What Is an Attic Shield?

Dan Cavallari

Several options exist for properly insulating a home. One such method is an attic shield, which is essentially a roll of aluminum foil that is laid out across an attic space. This foil will help keep the home cool in the summer and warm in the winter by providing radiant insulation. The attic shield is usually installed on the walls of the attic as well as on the attic floor in some cases. Some contractors may even install the shield in walls before drywall is hung during construction.

Man with hands on his hips
Man with hands on his hips

The use of an attic shield will help make an attic space more usable as a living space. During the summer months, attic spaces can get extremely hot because the tiles on a roof will often absorb heat and transfer it into the attic space. Using an attic shield will help prevent such heat transfer and help prevent loss of cooler air from the house itself. In the winter months, when external temperatures can plummet and thereby cause the attic space to become extremely cold, attic shielding can help prevent loss of heat rising upward from the lower levels of the house. This improves the warmth of the attic space and also helps lower heating costs by reducing heat loss.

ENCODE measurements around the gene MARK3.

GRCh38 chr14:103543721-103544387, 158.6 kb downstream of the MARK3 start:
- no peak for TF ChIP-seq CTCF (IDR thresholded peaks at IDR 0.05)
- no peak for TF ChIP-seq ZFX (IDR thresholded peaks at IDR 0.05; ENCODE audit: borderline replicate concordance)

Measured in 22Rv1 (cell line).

Generally speaking, installing an attic shield is fairly easy, though if the attic space is to be finished for living use, the process may be a bit trickier. The aluminum foil can basically be laid out and stapled in place using a staple gun, though if the floors and walls of the attic space are already finished, the attic shield cannot be installed without first removing finished floors and walls. Shielding usually comes in rolls that are then laid out in sheets across the attic space. It may be necessary to buy several rolls to cover the entire attic space with shielding.

A few disadvantages of the attic shield exist. First, the shielding aluminum can be fairly fragile, leading to tearing if the attic space is used often. Second, the cost of the shield can be fairly high, though many installers will argue that the shielding will pay for itself since heating and cooling costs for the home are likely to drop once the shield is installed. The aluminum is not exactly aesthetically pleasing either, which isn't so much of a problem for attics that are not used frequently; finished attics will require a complete overhaul prior to installation, which can be considered a major drawback.

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